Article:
Managed Care’s Top Ten Articles of 2016

There’s a lot more going on in health care than mergers (Aetna-Humana, Anthem-Cigna) creating huge players. Hundreds of insurers operate in 50 different states. Self-insured employers, ACA public exchanges, Medicare Advantage, and Medicaid managed care plans crowd an increasingly complex market.

Major health care players are determined to make health information exchanges (HIEs) work. The push toward value-based payment alone almost guarantees that HIEs will be tweaked, poked, prodded, and overhauled until they deliver on their promise. The goal: straight talk from and among tech systems.

They bring a different mindset. They’re willing to work in teams and focus on the sort of evidence-based medicine that can guide health care’s transformation into a system based on value. One question: How well will this new generation of data-driven MDs deal with patients?

The surge of new MS treatments have been for the relapsing-remitting form of the disease. There’s hope for sufferers of a different form of MS. By homing in on CD20-positive B cells, ocrelizumab is able to knock them out and other aberrant B cells circulating in the bloodstream.

A flood of tests have insurers ramping up prior authorization and utilization review. Information overload is a problem. As doctors struggle to keep up, health plans need to get ahead of the development of the technology in order to successfully manage genetic testing appropriately.

Having the data is one thing. Knowing how to use it is another. Applying its computational power to the data, a company called RowdMap puts providers into high-, medium-, and low-value buckets compared with peers in their markets, using specific benchmarks to show why outliers differ from the norm.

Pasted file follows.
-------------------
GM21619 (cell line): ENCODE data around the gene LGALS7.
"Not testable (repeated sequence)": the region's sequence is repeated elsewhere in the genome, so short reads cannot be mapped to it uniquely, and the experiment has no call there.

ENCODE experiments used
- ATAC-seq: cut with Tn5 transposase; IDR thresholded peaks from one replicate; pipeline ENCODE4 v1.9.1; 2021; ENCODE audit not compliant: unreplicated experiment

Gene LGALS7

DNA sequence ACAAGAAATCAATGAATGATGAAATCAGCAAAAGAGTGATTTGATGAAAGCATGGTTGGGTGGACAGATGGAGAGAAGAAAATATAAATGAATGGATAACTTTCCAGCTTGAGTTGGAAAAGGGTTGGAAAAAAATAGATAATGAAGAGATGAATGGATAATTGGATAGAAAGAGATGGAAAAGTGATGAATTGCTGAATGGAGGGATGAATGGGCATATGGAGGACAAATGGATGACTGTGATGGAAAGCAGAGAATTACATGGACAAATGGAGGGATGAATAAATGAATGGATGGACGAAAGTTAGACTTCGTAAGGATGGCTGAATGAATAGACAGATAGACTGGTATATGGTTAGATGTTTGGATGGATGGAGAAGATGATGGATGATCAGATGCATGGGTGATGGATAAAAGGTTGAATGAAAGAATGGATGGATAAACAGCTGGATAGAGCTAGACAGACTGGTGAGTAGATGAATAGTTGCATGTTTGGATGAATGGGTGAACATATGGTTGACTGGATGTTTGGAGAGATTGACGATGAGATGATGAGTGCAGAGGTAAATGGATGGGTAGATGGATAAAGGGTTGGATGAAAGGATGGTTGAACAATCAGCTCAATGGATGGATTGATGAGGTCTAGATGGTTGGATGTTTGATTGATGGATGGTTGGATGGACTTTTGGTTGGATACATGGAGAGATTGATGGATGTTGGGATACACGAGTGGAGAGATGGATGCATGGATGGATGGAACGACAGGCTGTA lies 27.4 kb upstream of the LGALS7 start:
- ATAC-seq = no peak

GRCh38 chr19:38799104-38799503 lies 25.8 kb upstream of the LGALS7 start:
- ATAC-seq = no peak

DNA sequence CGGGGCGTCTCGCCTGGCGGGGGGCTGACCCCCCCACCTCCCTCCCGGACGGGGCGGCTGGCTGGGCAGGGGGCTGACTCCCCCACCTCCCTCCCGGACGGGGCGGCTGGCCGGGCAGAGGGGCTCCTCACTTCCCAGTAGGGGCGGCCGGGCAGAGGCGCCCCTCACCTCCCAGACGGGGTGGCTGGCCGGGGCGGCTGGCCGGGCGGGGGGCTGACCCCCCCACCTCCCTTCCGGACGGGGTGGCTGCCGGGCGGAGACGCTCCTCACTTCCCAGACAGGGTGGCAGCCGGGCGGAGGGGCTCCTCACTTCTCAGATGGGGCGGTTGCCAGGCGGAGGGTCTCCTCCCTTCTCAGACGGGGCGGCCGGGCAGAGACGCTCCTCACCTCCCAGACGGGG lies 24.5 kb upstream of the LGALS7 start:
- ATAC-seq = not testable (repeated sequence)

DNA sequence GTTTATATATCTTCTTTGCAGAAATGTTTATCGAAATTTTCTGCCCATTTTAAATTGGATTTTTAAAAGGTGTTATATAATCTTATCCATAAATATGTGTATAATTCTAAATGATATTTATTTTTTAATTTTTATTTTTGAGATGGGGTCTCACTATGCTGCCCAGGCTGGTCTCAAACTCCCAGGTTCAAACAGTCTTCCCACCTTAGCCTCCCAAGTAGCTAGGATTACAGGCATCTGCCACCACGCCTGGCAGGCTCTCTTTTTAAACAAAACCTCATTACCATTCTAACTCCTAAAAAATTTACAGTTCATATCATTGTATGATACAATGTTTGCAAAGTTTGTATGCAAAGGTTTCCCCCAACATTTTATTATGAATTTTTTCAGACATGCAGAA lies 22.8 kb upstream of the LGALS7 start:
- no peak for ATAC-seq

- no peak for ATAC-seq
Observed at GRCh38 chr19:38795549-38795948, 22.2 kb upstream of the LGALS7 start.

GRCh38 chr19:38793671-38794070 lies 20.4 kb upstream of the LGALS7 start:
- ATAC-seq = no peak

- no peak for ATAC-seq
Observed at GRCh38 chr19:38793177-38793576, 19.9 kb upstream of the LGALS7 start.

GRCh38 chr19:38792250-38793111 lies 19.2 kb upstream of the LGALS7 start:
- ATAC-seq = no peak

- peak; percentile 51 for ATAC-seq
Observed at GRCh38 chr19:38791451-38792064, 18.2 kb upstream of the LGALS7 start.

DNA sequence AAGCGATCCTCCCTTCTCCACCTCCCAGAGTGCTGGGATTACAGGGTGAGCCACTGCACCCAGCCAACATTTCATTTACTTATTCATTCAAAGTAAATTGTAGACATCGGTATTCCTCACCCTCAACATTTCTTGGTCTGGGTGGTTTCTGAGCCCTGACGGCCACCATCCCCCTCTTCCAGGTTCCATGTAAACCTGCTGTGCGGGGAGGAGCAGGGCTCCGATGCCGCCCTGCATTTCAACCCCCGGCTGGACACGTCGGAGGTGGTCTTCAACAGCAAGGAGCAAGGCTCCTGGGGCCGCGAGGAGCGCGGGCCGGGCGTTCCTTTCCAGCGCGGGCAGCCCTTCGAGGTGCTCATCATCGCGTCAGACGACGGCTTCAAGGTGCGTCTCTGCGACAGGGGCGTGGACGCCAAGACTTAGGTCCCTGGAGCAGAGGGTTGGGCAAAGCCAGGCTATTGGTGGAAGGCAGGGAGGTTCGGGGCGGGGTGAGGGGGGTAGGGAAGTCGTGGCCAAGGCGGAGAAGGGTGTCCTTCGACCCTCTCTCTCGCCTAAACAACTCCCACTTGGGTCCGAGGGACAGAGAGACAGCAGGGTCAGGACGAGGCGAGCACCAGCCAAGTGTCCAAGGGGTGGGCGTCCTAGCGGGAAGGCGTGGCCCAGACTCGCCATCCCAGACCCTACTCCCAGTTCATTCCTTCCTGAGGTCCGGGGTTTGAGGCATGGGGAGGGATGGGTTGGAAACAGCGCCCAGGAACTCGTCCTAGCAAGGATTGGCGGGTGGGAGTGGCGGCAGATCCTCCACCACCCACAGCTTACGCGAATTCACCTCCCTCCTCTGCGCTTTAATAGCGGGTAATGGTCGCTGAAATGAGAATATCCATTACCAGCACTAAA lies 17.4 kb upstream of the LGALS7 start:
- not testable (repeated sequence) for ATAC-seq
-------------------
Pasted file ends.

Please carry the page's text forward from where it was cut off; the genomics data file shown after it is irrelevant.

Competition among manufacturers, industry consolidation, and capitalization on me-too drugs are cranking up generic and branded drug prices. This increase has compelled PBMs, health plan sponsors, and retail pharmacies to find novel ways to turn a profit, often at the expense of the consumer.
The development of recombinant DNA and other technologies has added a new dimension to care. These medications have revolutionized the treatment of rheumatoid arthritis and many of the other 80 or so autoimmune diseases. But they can be budget busters and have a tricky side effect profile.

Shelley Slade
Vogel, Slade & Goldstein

Hub programs have emerged as a profitable new line of business in the sales and distribution side of the pharmaceutical industry that has got more than its fair share of wheeling and dealing. But they spell trouble if they spark collusion, threaten patients, or waste federal dollars.

More companies are self-insuring—and it’s not just large employers that are striking out on their own. The percentage of employers who fully self-insure increased by 44% in 1999 to 63% in 2015. Self-insurance may give employers more control over benefit packages, and stop-loss protects them against uncapped liability.